SEC’s Job Is Not To Be Best Friends With Stock Short Sellers

Discussion in 'Economy' started by JimofPennsylvan, Jul 20, 2008.

  1. JimofPennsylvan
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    JimofPennsylvan VIP Member

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    The SEC, Security & Exchange Commission, is fouling up a decision which is really a “no brainer” decision in not expanding its prohibition on naked short selling in the stock market to all bank, investment bank, mortgage and mortgage insurer stocks. In the past six months confidence in these industries has been shaken terribly, the SEC’s job is to insure confidence, stability and soundness in these vital industries which expanding this short selling restriction would aid.
    This naked short selling behavior clearly violates financially sound practices’ principles. It should be a given in the equities or any investment market that before a person or entity sells a stock or investment instrument it is burrowing that it has a binding agreement to burrow that stock or instrument, concepts such as honesty, for one, compelling call for this to be the case. Ending this shady practice of naked short selling for all financial related industry stocks obviously would generally speaking reduce the amount of short positions for stocks in these industries in the future which would likely reduce the drop in value of stocks in these industries in the future which is a good thing because it is important to the health of the U.S. economy these vital industries be strong.
     
  2. Paulie
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    Paulie Platinum Member

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    There's already regulation in place for this, Reg SHO. How about instead of trying to give the government even MORE power to regulate, they simply fucking USE the regulation they already have in place to protect against this?

    I suppose it would be rather tough to really enforce it to begin with, what with the PPT being hard at work just about everyday with their obvious intervention. The whole 'practice what you preach' issue.
     
  3. BaronVonBigmeat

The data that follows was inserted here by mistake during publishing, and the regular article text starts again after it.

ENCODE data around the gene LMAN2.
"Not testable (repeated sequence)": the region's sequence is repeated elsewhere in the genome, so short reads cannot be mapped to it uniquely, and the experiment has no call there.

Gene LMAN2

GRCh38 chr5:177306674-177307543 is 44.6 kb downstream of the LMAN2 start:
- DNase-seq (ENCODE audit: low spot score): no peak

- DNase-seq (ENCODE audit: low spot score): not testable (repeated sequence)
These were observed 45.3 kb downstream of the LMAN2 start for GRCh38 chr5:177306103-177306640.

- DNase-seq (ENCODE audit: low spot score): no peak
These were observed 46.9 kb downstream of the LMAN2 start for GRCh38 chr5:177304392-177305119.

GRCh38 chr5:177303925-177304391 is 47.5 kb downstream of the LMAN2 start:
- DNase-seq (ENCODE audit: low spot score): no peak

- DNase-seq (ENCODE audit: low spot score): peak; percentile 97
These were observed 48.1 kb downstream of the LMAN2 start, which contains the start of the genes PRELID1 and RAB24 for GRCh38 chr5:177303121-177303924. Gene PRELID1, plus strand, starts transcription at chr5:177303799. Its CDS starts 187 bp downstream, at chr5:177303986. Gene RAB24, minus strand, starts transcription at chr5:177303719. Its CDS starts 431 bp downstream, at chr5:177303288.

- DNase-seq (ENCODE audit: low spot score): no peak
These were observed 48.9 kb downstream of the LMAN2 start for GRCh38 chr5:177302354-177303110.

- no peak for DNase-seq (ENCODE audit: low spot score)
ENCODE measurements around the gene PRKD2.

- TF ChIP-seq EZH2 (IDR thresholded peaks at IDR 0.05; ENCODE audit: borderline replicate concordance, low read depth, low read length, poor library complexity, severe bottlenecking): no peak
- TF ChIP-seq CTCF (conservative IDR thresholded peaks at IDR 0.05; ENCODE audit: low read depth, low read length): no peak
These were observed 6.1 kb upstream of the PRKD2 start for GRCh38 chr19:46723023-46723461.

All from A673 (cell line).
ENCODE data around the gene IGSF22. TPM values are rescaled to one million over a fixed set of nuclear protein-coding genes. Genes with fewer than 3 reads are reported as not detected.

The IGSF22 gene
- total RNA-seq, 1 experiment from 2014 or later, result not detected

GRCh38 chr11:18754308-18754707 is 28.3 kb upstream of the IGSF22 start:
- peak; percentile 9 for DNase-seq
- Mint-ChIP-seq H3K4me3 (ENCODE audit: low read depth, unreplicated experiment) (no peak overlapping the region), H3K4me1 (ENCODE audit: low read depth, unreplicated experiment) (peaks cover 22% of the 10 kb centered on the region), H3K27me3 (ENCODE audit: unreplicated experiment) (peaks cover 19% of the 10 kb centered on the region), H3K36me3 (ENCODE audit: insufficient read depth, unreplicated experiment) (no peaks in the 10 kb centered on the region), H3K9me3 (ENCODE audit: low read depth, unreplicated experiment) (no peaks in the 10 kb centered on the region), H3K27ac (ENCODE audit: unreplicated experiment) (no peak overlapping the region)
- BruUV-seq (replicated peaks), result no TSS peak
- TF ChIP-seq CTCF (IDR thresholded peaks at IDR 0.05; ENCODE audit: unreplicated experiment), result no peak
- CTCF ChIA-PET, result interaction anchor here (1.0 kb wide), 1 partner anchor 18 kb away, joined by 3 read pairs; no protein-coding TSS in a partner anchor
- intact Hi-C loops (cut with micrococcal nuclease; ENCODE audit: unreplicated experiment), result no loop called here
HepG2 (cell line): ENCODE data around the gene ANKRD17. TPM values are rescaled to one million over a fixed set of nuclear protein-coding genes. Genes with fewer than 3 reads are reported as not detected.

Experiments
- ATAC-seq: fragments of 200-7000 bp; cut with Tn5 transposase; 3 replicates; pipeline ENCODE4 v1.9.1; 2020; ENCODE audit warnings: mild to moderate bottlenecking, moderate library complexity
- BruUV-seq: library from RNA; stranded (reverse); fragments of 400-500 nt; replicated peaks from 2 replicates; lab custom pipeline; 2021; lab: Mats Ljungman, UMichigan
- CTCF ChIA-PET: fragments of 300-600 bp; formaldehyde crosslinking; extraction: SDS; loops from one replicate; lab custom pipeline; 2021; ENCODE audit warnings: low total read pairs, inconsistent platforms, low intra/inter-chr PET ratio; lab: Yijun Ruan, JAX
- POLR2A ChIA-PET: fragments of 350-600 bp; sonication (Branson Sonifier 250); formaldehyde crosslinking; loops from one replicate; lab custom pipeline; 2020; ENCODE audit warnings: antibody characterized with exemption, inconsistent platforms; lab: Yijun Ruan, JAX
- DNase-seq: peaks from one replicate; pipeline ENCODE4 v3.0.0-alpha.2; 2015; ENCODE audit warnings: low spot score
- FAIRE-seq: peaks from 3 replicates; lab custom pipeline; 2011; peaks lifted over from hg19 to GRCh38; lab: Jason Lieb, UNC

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    BaronVonBigmeat Senior Member

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    What is "naked" short selling, contrasted with just regular short selling?
     
  4. Charles_Main
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    Charles_Main AR15 Owner

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    short selling in the buff?
     
  5. Paulie
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    Paulie Platinum Member

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    It's nothing different, really. Overall, especially in this case, it's used as a way to get sheep to think those evil investors are out to screw the little guy. Naked shorting isn't even illegal.
     
  6. editec
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    editec Mr. Forgot-it-All

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    Who thinks investors are out to screw the little guy?

    They're out to make money, which means screwing anybody they can.
     
  7. Paulie
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    Paulie Platinum Member

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    Well, ever since this whole "oil crisis" started, people have all the sudden become "informed" about investing, economics, finance, etc. People have this idea that investors are SCREWING us in the oil market, when there really isn't definitive proof of exactly what the problem is.

    So I see this thread as nothing more than scare tactics to get people to advocate even MORE regulation, against what is being perceived as something way worse than it is. Everyone's got their eyes on the market now.

    And you speak of investors too absolutely. Not every investor is a big boy, screwing the little guy. I invest, and I don't intentionally screw ANYONE.